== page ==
James "Jimmy" Bryant Credit: Courtesy of Beth and Tom Benner

One of the best-known people in Belfast wasn’t rich or high-powered or internationally famous.

But he had a smile that seemed to shine out on all of Waldo County and a vigorous handshake for a friend. That handshake got a lot of use because James “Jimmy” Bryant, 53, who died of a heart attack last week, had an awful lot of friends.

“I’m really going to miss his smile and his laugh,” said Neal Parent, a photographer and downtown merchant who played music in the Leaky Boot Jug Band with Bryant. “He was definitely local color. Everybody knew him.”

That’s for sure. For many decades, Bryant was a fixture of the city and even carried the nickname of the “unofficial mayor of Belfast.” Wearing a brightly colored safety vest, he could be seen picking up bottles and cans from the side of the road or joking with just about everybody whose path he crossed, helping them however he could. And even though Bryant had intellectual disabilities that left him at the developmental age of about 10 years old, according to his foster family, his help — and his cheerful personality — was appreciated.

Mike C. Urchin, who works at the Belfast Co-op, said that for several years Bryant would come into the Co-op’s cafe during his shifts. He would help with the trash or point out when the bucket of dirty dishes needed to be emptied.

“He almost thought he was my boss,” Urchin said. “He’d basically kick it with me for the duration of my shift. He was always looking to be as helpful as he possibly could, and he was always offering a hand. He was always good for a laugh, a really funny guy. Always telling jokes and trying to make people smile. He was a positive influence, and he definitely shed a lot of light on a lot of people.”

For many years, Bryant lived in a group home in downtown Belfast, but when that facility closed in 2016, he moved to Tom and Beth Benner’s house in Swanville. He fit perfectly into their family, the Benners said.

“You’ve never met somebody like James Bryant,” Beth Benner said. “He had a heart the size of the universe. He hated to see anybody sad … he taught us to learn to love everybody.”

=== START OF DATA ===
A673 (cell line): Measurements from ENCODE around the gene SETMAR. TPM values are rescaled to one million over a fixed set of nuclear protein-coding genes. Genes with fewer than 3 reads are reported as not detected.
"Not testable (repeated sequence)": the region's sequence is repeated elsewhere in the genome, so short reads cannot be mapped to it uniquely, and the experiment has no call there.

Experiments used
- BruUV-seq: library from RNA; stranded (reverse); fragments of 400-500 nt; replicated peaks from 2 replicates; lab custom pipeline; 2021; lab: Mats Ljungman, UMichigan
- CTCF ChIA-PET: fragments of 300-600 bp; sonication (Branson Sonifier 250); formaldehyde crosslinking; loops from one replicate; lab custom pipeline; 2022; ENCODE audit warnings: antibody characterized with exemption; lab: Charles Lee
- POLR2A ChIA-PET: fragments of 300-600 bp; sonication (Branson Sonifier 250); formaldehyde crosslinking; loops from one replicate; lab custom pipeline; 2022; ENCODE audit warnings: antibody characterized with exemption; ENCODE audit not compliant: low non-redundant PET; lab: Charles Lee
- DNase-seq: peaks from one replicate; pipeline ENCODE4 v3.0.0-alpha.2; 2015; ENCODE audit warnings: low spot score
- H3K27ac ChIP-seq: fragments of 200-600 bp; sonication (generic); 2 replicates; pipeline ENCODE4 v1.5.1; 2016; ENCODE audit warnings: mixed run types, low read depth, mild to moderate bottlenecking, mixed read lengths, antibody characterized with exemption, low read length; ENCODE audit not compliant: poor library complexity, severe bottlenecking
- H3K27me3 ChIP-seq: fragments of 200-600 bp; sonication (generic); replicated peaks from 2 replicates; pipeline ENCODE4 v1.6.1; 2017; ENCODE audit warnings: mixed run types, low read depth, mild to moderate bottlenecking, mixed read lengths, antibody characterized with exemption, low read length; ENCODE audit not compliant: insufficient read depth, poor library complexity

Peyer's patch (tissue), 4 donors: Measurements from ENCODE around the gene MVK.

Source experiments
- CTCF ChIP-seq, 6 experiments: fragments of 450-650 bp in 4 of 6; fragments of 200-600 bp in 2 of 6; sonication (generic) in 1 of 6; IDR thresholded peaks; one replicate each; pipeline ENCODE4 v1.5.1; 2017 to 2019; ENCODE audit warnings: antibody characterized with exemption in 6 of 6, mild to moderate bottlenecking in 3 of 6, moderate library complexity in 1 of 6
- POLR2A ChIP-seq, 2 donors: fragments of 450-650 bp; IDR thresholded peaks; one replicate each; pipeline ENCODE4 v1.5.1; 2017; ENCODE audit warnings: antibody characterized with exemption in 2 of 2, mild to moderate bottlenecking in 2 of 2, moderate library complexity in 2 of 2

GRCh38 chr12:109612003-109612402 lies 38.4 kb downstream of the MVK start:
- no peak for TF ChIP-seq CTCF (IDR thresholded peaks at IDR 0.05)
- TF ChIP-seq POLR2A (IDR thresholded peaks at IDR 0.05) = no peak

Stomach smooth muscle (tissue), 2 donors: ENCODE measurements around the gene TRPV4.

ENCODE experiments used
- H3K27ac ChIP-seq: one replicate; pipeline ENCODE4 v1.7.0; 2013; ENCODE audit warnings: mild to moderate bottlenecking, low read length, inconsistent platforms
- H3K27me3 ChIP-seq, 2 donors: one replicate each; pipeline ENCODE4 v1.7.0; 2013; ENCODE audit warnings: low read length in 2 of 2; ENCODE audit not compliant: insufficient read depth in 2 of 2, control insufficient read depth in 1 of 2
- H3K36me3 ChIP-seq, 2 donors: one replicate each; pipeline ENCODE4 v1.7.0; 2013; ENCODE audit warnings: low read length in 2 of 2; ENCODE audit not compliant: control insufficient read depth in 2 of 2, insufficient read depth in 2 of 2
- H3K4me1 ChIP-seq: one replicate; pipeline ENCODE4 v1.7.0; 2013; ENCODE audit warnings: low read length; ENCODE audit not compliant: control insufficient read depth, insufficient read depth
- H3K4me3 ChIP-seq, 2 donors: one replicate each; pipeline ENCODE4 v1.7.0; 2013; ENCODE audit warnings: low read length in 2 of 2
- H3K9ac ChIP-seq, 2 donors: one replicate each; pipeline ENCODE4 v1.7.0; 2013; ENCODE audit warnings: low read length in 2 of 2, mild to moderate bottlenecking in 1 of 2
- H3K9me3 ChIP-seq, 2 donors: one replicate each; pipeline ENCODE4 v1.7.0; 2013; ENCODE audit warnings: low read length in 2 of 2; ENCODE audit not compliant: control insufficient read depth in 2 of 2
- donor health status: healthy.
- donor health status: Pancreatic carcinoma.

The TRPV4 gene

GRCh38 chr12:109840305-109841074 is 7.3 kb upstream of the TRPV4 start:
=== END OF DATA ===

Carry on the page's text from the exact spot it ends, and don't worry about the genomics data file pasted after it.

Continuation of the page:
Bryant called the Benners “Mom” and “Dad,” even though he was close to their age, she said, and he was an enthusiastic participant in their lives. This winter, they traveled to Florida in a camper, and Bryant enjoyed visiting Mile Marker 0 in Key West and going on the rides at Walt Disney World, even though he was initially scared to try them.

His favorite? “It’s a Small World,” the Benners said. It seemed like a fitting choice.

“James always described everybody as his friend. He couldn’t remember their name, but they meant the world to him. Everybody was his friend,” Beth Benner said. “He could go up to anybody with a dump truck, an 18-wheeler or a motorcycle, and if they talked to him for a minute, oh my God, you might as well have given him the world. People don’t realize that if you just take a second and talk to somebody, it can mean so much.”

Bryant loved trucks, motorcycles, joking with friends and watching “Wheel of Fortune” with the Benners. He also relished playing — or at least holding — the jug in the Leaky Boot Jug Band, a group that is a local favorite.

“He was a wonderful addition to the band,” said Parent, who plays harmonica. “People in town loved seeing him on stage.”

Bryant loved being there and will be buried Wednesday with the jug he played. Band members will serve as his pallbearers, according to Beth Benner. There will be a celebration of his life at 3 p.m. Monday, May 20, at the Belfast United Methodist Church on Mill Lane, and the Benners are hoping to see a lot of Bryant’s friends there. It’s not going to be a fancy or formal event, they said, but it will be heartfelt.

“James was a blue jeans and a T-shirt kind of guy, so we want everybody to dress like that. And then we’re going to sing a Christmas song for James,” Beth Benner said.

Chances are pretty good it will be “Rudolph the Red Nosed Reindeer,” his favorite.

“That’s just who James was,” she said. “He was just a once-in-a-lifetime person.”